However, Portugal had already signed a contract, and things went very quiet about his future for a week until last night, when he was officially announced as the new new technical secretary. His duties are unclear and there is confusion (at least from an outsider's perspective) as to whether he works for Mijatovic or alongside him. It may be that Mijatovic's days are also numbered...

Still, that's just politics. It's a shame Capello got caught in the middle of it, but that's life. You'd think that at the very least the club would be doing their utmost to kick-start the planning for next season with a replacement in the manager's job. Well, Bernd Schuster is in the middle of his very own saga.

It's understandable that Angel Torres, the president of "modest" Getafe is a little miffed that Real Madrid have been 'tapping up' his manager, who, after all, has a year left to run on his contract. He's entitled to compensation, all 480,000 euros of it, and all he asked for initially was just a courtesy call. The response from Calderón was emphatic: "Real Madrid does not buy out coaches' contracts. If a coach wants to come here, he needs to sort out his own contract. We're looking at other options. Yeah, right.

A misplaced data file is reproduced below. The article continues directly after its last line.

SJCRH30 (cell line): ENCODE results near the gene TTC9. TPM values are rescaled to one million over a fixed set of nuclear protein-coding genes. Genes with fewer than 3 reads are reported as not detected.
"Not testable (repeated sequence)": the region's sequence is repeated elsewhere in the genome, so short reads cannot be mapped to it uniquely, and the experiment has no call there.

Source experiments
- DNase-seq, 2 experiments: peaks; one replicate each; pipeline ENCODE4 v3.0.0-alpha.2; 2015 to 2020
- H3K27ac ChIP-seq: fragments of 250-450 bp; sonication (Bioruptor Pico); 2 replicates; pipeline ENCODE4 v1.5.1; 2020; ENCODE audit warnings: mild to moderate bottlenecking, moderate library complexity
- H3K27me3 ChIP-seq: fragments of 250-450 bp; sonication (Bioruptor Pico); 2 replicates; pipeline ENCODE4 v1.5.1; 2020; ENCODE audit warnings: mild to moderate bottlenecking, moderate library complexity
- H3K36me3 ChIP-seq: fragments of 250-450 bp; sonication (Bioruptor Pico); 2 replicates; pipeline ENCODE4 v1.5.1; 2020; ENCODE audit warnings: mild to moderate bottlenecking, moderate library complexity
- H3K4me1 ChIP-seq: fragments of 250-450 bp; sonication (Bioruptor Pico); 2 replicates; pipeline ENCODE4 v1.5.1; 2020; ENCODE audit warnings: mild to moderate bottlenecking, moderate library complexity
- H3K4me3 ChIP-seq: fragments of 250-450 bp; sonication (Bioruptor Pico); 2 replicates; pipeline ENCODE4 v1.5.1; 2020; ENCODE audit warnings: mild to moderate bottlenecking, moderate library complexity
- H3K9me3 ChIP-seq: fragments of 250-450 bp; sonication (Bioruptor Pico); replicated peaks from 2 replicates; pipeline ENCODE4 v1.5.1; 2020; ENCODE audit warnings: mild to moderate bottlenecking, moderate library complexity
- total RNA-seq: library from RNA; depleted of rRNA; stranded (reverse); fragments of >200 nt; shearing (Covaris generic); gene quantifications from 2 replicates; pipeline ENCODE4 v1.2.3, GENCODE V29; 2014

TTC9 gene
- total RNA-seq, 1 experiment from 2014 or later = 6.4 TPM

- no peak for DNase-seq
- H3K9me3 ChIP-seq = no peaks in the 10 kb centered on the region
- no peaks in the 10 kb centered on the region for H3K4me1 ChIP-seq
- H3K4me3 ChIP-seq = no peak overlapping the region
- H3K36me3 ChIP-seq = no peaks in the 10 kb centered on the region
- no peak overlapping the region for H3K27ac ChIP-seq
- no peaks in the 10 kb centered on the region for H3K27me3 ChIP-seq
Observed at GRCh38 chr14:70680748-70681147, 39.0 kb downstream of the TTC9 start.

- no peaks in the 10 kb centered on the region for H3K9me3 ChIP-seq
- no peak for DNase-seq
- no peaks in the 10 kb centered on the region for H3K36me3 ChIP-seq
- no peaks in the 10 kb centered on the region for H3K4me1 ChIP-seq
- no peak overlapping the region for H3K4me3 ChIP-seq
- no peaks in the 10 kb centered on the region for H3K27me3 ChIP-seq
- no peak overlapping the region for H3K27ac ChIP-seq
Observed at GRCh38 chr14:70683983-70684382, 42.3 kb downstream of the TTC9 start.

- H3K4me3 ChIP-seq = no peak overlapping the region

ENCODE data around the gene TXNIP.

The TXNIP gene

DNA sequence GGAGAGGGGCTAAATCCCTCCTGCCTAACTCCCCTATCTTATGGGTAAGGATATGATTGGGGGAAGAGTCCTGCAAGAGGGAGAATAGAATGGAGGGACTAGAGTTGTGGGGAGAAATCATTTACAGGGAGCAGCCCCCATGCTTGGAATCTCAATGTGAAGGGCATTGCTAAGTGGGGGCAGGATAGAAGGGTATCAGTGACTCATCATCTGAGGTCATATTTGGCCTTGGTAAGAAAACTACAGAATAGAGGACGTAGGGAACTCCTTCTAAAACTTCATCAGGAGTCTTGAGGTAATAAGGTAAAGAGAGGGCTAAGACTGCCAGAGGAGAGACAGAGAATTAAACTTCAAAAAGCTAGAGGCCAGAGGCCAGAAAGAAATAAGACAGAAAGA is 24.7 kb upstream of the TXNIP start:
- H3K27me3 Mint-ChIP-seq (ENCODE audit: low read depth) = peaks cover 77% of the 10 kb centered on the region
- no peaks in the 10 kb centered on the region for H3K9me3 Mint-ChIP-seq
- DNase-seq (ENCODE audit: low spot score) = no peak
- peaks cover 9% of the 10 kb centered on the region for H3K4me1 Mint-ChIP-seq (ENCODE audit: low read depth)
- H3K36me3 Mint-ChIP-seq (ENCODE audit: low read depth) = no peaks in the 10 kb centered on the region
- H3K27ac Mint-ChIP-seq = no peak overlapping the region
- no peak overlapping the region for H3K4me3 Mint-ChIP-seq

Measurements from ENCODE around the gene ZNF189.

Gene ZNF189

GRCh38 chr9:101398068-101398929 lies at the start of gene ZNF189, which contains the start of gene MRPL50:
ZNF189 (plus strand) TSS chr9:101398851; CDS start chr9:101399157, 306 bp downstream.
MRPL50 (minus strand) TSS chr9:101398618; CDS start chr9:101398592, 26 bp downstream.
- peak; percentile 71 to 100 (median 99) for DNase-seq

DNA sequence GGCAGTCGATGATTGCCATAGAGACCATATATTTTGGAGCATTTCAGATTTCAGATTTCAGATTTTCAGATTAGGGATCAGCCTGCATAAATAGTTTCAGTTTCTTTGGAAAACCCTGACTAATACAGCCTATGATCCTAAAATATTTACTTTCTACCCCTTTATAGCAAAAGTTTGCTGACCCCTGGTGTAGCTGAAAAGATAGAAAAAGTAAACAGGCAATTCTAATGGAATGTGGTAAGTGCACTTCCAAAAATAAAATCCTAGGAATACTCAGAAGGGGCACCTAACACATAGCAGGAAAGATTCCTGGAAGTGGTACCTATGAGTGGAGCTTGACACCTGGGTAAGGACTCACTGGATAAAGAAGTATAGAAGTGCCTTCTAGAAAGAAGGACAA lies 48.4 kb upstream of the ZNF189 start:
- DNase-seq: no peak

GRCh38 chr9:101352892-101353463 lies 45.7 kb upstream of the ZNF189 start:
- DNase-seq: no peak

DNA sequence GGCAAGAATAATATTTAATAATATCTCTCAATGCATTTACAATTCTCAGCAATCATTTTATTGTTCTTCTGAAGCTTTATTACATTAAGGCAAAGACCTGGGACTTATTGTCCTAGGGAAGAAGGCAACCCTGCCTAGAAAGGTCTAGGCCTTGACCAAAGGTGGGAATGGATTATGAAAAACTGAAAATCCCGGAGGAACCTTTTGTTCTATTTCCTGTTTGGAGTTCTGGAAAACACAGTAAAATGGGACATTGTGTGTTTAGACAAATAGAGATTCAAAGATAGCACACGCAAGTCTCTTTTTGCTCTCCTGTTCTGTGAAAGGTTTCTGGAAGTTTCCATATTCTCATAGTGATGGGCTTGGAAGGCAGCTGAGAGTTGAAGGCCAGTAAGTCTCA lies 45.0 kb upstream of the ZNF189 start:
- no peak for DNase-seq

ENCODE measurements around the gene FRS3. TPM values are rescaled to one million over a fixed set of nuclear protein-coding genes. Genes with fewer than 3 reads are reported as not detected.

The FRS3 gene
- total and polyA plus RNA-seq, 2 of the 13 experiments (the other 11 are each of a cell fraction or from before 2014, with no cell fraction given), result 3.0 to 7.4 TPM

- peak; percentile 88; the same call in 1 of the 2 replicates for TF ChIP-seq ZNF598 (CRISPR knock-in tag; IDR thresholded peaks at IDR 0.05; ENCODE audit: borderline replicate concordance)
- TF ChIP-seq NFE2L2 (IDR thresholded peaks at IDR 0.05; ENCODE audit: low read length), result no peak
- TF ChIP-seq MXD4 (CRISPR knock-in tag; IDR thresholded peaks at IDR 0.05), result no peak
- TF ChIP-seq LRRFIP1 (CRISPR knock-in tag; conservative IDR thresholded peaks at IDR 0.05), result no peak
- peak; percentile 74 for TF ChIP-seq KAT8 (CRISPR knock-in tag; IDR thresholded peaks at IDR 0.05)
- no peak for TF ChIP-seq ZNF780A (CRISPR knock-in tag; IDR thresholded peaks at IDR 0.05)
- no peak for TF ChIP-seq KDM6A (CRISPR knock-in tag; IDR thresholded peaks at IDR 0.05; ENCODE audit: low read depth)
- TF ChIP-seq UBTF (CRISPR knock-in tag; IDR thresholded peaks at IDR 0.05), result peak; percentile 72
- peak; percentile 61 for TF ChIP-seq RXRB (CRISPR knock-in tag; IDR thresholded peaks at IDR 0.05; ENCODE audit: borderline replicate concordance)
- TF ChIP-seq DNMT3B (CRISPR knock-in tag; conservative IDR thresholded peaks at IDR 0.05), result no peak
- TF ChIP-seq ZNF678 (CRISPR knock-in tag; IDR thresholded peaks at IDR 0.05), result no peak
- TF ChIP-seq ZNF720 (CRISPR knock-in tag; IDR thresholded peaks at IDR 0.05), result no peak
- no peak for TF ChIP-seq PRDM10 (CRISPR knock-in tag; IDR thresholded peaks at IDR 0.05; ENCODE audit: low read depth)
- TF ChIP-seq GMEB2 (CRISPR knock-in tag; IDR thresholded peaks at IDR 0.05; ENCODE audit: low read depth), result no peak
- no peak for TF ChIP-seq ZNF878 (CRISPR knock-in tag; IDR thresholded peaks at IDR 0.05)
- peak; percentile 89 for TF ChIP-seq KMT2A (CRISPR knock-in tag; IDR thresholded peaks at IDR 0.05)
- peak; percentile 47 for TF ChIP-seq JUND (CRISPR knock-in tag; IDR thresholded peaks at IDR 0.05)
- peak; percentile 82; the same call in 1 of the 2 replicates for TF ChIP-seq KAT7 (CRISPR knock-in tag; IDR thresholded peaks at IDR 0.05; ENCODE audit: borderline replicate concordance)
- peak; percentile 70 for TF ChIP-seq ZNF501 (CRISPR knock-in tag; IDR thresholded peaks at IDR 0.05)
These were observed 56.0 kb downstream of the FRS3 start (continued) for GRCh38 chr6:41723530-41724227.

Why all the playing of games? It's perfectly normal for a club to buy out a player's contract, why not a coach's? So Bernd has to buy out his own contract or the club will find someone else. What exactly is going on behind the scenes? Yesterday, Calderón even accused Torres of "seeking protagonism", of wanting to become Real Madrid president himself. He's not just paranoid, he's insane. Check out Tim's take at La Liga Loca,and Linda's over at The Beautiful Game.

In the middle of all of this, the names linked to Real Madrid succeed each other with all the regularity of a bad case of the runs - Chivu, Cesc, Malouda, Kaká (yet again), Adriano, Robben, Pato, Drenthe. This is perfectly normal for this time of year, but if only a handful of them are true, just who is making the plans, who is building next year's squad, and using what criteria? Does Schuster know, does he care?

Can someone explain to me just what is going on?